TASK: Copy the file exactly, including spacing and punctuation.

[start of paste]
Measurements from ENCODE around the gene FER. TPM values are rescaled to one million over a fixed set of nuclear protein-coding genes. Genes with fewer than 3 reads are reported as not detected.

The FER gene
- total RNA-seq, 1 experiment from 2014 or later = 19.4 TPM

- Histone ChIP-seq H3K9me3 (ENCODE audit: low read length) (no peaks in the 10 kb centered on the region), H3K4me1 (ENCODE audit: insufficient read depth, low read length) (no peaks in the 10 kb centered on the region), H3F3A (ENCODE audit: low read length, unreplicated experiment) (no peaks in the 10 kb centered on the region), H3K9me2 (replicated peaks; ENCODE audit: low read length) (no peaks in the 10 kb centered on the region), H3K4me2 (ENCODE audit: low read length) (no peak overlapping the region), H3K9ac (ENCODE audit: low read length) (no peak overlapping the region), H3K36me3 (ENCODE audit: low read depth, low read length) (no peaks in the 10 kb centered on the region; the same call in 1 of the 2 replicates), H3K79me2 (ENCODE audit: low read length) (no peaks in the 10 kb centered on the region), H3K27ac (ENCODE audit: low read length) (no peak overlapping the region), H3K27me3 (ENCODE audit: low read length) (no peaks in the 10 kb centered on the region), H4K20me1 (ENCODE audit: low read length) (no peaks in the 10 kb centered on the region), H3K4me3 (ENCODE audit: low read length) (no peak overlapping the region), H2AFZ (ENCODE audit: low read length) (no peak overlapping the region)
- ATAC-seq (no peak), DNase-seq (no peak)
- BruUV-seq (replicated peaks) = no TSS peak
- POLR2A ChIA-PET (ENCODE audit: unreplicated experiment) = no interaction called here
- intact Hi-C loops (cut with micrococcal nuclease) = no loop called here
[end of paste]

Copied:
Measurements from ENCODE around the gene FER. TPM values are rescaled to one million over a fixed set of nuclear protein-coding genes. Genes with fewer than 3 reads are reported as not detected.

The FER gene
- total RNA-seq, 1 experiment from 2014 or later = 19.4 TPM

- Histone ChIP-seq H3K9me3 (ENCODE audit: low read length) (no peaks in the 10 kb centered on the region), H3K4me1 (ENCODE audit: insufficient read depth, low read length) (no peaks in the 10 kb centered on the region), H3F3A (ENCODE audit: low read length, unreplicated experiment) (no peaks in the 10 kb centered on the region), H3K9me2 (replicated peaks; ENCODE audit: low read length) (no peaks in the 10 kb centered on the region), H3K4me2 (ENCODE audit: low read length) (no peak overlapping the region), H3K9ac (ENCODE audit: low read length) (no peak overlapping the region), H3K36me3 (ENCODE audit: low read depth, low read length) (no peaks in the 10 kb centered on the region; the same call in 1 of the 2 replicates), H3K79me2 (ENCODE audit: low read length) (no peaks in the 10 kb centered on the region), H3K27ac (ENCODE audit: low read length) (no peak overlapping the region), H3K27me3 (ENCODE audit: low read length) (no peaks in the 10 kb centered on the region), H4K20me1 (ENCODE audit: low read length) (no peaks in the 10 kb centered on the region), H3K4me3 (ENCODE audit: low read length) (no peak overlapping the region), H2AFZ (ENCODE audit: low read length) (no peak overlapping the region)
- ATAC-seq (no peak), DNase-seq (no peak)
- BruUV-seq (replicated peaks) = no TSS peak
- POLR2A ChIA-PET (ENCODE audit: unreplicated experiment) = no interaction called here
- intact Hi-C loops (cut with micrococcal nuclease) = no loop called here